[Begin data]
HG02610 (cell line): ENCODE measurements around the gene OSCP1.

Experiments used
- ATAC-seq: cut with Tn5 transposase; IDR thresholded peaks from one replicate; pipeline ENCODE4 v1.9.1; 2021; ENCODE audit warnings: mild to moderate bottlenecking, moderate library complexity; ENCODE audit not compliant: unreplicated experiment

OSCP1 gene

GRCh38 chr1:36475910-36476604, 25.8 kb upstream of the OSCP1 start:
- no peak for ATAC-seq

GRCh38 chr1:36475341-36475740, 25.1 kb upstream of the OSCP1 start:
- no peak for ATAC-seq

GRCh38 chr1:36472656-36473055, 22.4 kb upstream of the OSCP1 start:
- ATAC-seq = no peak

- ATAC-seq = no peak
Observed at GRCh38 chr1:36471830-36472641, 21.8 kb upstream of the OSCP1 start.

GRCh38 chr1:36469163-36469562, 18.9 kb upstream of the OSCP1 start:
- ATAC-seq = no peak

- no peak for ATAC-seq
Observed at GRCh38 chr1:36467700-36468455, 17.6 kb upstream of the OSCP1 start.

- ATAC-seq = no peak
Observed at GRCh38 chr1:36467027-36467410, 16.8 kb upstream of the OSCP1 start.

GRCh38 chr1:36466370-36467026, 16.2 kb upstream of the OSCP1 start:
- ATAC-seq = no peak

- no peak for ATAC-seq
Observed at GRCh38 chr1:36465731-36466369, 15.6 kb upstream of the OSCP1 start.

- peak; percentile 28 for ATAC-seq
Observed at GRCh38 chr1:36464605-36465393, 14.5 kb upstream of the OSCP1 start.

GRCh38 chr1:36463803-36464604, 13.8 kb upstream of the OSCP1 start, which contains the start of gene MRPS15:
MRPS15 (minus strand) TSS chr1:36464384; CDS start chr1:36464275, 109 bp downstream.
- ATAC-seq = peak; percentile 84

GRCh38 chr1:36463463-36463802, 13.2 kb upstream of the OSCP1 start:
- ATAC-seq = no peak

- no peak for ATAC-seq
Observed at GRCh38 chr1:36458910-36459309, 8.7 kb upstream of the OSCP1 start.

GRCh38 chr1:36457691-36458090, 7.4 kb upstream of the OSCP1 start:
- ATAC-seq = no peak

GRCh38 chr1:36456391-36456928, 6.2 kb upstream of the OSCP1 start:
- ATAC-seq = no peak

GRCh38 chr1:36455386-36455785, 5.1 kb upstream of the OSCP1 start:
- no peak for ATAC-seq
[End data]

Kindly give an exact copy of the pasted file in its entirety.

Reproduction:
HG02610 (cell line): ENCODE measurements around the gene OSCP1.

Experiments used
- ATAC-seq: cut with Tn5 transposase; IDR thresholded peaks from one replicate; pipeline ENCODE4 v1.9.1; 2021; ENCODE audit warnings: mild to moderate bottlenecking, moderate library complexity; ENCODE audit not compliant: unreplicated experiment

OSCP1 gene

GRCh38 chr1:36475910-36476604, 25.8 kb upstream of the OSCP1 start:
- no peak for ATAC-seq

GRCh38 chr1:36475341-36475740, 25.1 kb upstream of the OSCP1 start:
- no peak for ATAC-seq

GRCh38 chr1:36472656-36473055, 22.4 kb upstream of the OSCP1 start:
- ATAC-seq = no peak

- ATAC-seq = no peak
Observed at GRCh38 chr1:36471830-36472641, 21.8 kb upstream of the OSCP1 start.

GRCh38 chr1:36469163-36469562, 18.9 kb upstream of the OSCP1 start:
- ATAC-seq = no peak

- no peak for ATAC-seq
Observed at GRCh38 chr1:36467700-36468455, 17.6 kb upstream of the OSCP1 start.

- ATAC-seq = no peak
Observed at GRCh38 chr1:36467027-36467410, 16.8 kb upstream of the OSCP1 start.

GRCh38 chr1:36466370-36467026, 16.2 kb upstream of the OSCP1 start:
- ATAC-seq = no peak

- no peak for ATAC-seq
Observed at GRCh38 chr1:36465731-36466369, 15.6 kb upstream of the OSCP1 start.

- peak; percentile 28 for ATAC-seq
Observed at GRCh38 chr1:36464605-36465393, 14.5 kb upstream of the OSCP1 start.

GRCh38 chr1:36463803-36464604, 13.8 kb upstream of the OSCP1 start, which contains the start of gene MRPS15:
MRPS15 (minus strand) TSS chr1:36464384; CDS start chr1:36464275, 109 bp downstream.
- ATAC-seq = peak; percentile 84

GRCh38 chr1:36463463-36463802, 13.2 kb upstream of the OSCP1 start:
- ATAC-seq = no peak

- no peak for ATAC-seq
Observed at GRCh38 chr1:36458910-36459309, 8.7 kb upstream of the OSCP1 start.

GRCh38 chr1:36457691-36458090, 7.4 kb upstream of the OSCP1 start:
- ATAC-seq = no peak

GRCh38 chr1:36456391-36456928, 6.2 kb upstream of the OSCP1 start:
- ATAC-seq = no peak

GRCh38 chr1:36455386-36455785, 5.1 kb upstream of the OSCP1 start:
- no peak for ATAC-seq